Letter to the Editor

Intra-gestational agents for management of cesarean scar pregnancy: Is the long wait and stress worth it?


  • Latika Chawla
  • Neetu Kochhar
  • Anupama Bahadur
  • Shalini Rajaram

Received Date: 21.01.2022 Accepted Date: 10.05.2022 J Turk Ger Gynecol Assoc 2022;23(3):213-216 PMID: 35781480

To the Editor,

Cesarean scar pregnancy (CSP) is a type of an intrauterine ectopic where the pregnancy implants at a deficient or an improperly healed area, specifically at a previous cesarean section scar. Thinning/absence of decidua at the scar site facilitates microinvasion of chorionic villi into the myometrium, bearing a great degree of similarity with placenta accreta spectrum (1). Although rare, the incidence of CSP is increasing with the increase in the number of cesarean sections worldwide (1). Incidence ranges from 1:1800 to 1:2216 of all pregnancies (2). At presentation, patients may be asymptomatic, have painless vaginal bleeding or may present with hemorrhage, which may either be external or internal (because of uterine rupture), with or without shock.

We describe a clinical series of six patients with CSP that underwent uterus sparing management by intra-gestation injection of methotrexate/potassium chloride solution (KCL) along with systemic methotrexate. Table 1 shows clinical and management details of patients with CSP.

In this series, one patient was asymptomatic, one presented with painless vaginal bleeding, three were referred to us with incomplete evacuation and one patient with bleeding for over two weeks after self-consumption of an over-the-counter pill for medical abortion. The mean period of gestation at diagnosis was 9 weeks and 3 days. Median beta-human chorionic gonadotropin (β-hCG) level at admission was 35390 IU/L. Diagnosis of CSP was made by us, using ultrasonographic criteria given by Timor-Tritsch et al. (3) in 2012. Two patients presented with live pregnancy at the scar site (Video 1, 2). In four patients, all of whom were referred due to an incomplete evacuation procedure/incomplete medical abortion, only adherent gestational tissue was visible embedded at the scar site. It appeared as a hetero-echoic mass in the lower uterine segment with increased vascularity. Interestingly, we found that in all but one of these patients it was easier to visualise and treat using a transabdominal approach as uteri were pulled up, acutely anteverted and stuck to the anterior abdominal wall.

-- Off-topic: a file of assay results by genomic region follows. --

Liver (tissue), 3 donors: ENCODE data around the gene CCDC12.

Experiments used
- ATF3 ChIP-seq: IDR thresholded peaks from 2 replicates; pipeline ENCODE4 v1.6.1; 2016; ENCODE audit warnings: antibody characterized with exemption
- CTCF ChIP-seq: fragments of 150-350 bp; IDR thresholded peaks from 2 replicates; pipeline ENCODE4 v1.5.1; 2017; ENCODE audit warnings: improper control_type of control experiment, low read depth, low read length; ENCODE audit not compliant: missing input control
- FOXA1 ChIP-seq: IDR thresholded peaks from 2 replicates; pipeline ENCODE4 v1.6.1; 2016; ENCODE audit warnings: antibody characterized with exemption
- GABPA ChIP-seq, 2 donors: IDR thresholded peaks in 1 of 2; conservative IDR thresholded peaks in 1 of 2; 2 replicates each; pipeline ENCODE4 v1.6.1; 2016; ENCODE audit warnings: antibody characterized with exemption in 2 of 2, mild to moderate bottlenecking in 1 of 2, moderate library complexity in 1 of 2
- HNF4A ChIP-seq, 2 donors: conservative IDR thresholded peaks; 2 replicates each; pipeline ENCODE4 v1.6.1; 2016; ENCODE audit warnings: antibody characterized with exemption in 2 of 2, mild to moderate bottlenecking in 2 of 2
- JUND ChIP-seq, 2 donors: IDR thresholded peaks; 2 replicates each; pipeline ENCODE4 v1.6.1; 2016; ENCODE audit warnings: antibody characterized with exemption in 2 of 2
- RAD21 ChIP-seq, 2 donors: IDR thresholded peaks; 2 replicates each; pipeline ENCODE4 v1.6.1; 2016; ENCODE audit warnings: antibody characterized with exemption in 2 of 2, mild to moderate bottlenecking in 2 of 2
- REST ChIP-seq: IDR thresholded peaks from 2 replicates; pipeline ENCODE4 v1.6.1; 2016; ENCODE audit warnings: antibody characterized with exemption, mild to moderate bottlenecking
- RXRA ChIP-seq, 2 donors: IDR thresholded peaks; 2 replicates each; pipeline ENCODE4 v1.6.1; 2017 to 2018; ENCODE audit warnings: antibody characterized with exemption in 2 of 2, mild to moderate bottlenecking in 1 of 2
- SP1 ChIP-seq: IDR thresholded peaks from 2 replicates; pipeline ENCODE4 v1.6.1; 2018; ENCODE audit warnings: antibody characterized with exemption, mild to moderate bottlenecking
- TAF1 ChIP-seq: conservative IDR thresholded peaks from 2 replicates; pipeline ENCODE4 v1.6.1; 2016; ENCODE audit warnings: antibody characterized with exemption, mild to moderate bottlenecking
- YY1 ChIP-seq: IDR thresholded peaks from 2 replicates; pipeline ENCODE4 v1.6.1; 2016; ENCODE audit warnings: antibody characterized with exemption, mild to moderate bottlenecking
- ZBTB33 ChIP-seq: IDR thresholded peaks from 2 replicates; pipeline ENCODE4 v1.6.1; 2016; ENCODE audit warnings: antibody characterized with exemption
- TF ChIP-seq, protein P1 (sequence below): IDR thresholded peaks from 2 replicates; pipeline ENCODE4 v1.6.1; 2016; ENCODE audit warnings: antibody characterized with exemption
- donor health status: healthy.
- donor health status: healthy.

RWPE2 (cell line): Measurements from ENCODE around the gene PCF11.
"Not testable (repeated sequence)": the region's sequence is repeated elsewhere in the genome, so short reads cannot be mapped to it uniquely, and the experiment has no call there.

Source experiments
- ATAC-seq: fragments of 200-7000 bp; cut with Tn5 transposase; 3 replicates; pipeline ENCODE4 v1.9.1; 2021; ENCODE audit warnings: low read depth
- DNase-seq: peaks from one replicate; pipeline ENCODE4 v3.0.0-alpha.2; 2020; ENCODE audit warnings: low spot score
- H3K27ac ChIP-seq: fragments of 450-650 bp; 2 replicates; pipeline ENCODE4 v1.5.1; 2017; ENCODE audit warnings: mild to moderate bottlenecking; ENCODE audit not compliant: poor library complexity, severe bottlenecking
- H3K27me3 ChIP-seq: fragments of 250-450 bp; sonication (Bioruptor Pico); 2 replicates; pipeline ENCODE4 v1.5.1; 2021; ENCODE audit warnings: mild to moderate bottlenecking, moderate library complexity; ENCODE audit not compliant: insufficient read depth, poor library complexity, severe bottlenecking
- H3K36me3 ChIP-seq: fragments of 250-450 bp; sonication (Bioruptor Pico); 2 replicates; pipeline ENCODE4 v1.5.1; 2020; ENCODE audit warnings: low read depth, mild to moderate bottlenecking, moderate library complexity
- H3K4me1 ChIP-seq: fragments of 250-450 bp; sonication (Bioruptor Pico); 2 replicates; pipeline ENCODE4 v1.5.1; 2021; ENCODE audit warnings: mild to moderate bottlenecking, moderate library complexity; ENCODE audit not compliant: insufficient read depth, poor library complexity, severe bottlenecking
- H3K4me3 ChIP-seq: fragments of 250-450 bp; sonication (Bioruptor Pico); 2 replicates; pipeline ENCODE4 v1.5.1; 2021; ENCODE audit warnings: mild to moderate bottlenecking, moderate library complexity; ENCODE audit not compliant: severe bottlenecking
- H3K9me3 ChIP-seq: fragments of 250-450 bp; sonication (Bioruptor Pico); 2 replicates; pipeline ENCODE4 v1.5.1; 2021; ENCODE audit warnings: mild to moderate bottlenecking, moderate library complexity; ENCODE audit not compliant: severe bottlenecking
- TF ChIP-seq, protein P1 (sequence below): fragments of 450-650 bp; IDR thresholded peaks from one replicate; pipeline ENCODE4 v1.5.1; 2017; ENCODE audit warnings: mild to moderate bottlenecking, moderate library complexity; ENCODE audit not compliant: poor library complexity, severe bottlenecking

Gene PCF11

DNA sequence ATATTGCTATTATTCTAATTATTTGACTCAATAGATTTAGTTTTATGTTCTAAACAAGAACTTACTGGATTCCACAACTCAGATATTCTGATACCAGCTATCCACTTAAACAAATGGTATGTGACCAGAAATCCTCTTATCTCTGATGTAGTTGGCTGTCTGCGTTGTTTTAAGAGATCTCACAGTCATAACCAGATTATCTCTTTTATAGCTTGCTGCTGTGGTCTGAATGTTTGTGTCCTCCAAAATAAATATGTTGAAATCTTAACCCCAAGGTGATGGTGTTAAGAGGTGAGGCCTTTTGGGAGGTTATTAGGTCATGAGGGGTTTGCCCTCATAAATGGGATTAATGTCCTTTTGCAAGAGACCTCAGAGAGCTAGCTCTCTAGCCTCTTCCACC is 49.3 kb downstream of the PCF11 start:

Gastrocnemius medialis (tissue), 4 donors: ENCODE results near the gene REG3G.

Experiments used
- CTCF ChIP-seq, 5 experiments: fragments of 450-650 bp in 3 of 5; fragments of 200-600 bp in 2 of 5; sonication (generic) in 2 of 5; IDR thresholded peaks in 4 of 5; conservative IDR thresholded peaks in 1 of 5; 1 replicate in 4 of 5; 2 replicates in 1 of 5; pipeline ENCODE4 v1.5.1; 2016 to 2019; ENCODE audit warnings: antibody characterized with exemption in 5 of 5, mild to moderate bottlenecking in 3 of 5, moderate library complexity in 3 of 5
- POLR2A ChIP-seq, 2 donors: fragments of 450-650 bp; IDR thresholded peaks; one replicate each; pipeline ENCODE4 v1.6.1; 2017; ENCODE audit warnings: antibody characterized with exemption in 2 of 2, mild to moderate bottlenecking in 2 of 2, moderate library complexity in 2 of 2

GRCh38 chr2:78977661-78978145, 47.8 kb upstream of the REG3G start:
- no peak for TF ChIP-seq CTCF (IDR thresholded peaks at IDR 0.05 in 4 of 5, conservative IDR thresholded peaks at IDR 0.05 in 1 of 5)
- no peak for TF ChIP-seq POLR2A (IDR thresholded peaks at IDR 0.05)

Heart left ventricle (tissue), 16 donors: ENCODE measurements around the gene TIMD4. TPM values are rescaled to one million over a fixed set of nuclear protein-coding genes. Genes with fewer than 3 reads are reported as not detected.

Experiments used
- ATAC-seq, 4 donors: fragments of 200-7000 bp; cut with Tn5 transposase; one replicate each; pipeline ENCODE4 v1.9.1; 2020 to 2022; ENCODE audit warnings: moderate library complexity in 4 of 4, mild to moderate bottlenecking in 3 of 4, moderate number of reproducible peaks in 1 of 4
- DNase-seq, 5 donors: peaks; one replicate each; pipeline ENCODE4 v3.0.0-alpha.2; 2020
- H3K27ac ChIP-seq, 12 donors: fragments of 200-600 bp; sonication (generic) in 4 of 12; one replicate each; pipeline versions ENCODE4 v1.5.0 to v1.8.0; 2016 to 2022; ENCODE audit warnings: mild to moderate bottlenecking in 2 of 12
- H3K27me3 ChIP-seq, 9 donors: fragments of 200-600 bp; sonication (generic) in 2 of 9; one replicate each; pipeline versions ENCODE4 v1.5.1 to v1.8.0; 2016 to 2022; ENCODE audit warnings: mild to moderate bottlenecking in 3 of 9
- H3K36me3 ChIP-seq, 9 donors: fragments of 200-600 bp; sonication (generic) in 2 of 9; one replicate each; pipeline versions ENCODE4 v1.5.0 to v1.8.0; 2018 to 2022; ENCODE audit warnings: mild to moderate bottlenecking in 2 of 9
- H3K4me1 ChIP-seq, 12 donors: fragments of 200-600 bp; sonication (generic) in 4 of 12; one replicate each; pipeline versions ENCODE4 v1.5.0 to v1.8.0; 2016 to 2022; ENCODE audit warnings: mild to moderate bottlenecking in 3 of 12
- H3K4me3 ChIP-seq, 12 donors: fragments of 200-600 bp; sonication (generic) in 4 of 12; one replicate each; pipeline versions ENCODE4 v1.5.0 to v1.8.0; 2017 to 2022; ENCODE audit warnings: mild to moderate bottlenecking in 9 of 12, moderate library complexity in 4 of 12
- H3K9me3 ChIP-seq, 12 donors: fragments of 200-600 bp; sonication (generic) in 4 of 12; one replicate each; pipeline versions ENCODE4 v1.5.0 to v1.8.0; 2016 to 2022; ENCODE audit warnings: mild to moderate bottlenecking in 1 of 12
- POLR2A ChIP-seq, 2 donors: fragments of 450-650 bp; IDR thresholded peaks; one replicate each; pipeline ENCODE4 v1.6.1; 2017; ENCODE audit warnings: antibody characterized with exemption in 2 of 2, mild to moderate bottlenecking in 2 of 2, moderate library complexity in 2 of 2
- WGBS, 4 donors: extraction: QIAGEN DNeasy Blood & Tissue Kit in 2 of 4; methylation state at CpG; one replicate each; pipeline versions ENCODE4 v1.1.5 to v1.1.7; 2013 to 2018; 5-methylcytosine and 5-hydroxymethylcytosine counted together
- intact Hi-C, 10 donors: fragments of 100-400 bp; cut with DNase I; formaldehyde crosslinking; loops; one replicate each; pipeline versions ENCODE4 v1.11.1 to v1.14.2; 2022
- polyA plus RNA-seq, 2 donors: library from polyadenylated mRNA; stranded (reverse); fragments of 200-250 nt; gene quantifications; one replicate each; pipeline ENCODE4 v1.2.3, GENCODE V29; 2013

The dose of methotrexate was calculated as 50 mg per kilogram of body surface area. Half of the dose was administered into the lesion, under transabdominal ultrasound guidance using a 20 G spinal needle and the other half was administered intravenously. In one patient with fetal cardiac activity, intracardiac KCL was administered followed by full dose methotrexate intravenously. Patients were discharged after 48 hours and kept on fortnightly follow up. We successfully managed all patients, with the exception of patient 6, who had to undergo emergency lifesaving hysterectomy due to heavy bleeding 23 days post procedure (Table 1). Figure 1a shows a hetero-echoic mass of adherent placental tissue at a previous scar site with vascularity (patient 3). Follow-up images after surgically-assisted medical management of Patient 3 at 1 month (Figure 1c), 2 months (Figure 1d) and complete resolution at 4 months (Figure 1e). Mean time for normalization of ß-hCG levels was 25 days. Mean time for disappearance of lesion on ultrasound was 96 days.

In CSP, securing a timely and a correct diagnosis is always challenging and there is also uncertainty and dilemma regarding the most suitable mode of management. The Society of Maternal and Fetal Medicine (1), recommends operative resection (laparoscopic/transvaginal approach), vacuum aspiration under ultrasound guidance or intra-gestational methotrexate. Uterine artery embolization may be considered as an adjunct to these management strategies to decrease bleeding. Expectant management of CSP is associated with a high risk of hysterectomy and hemorrhage due to morbidly adherent placenta. Hysterectomy of gravid uterus may be considered if the patient has completed her family and does not choose other management options.

It is imperative to counsel each patient in detail about the pros and cons of all management options available before choosing this form of treatment. Torrential bleeding may also occur as a complication. However the stress and anxiety associated with this long term follow-up, which may last for weeks to months, may be acceptable if this minimally invasive method can preserve the uterus while avoiding a major surgical intervention.

Video 1. Live caesarean scar ectopic at 10 weeks period of gestation [patient 1]


Video 2. Live caesarean scar ectopic at 9 weeks period of gestation [patient 2]



  1. Miller R, Timor-Tritsch IE, Gyamfi-Bannerman C. Society for Maternal-Fetal Medicine (SMFM) Consult Series #49: Cesarean scar pregnancy. Am J Obstet Gynecol 2020; 222: B2-14. Erratum in: Am J Obstet Gynecol 2020; PMID: 31972162.
  2. Parker VL, Srinivas M. Non-tubal ectopic pregnancy. Arch Gynecol Obstet 2016; 294: 19-27.
  3. Timor-Tritsch IE, Monteagudo A, Santos R, Tsymbal T, Pineda G, Arslan AA. The diagnosis, treatment, and follow-up of cesarean scar pregnancy. Am J Obstet Gynecol 2012; 207: 44.e1-13.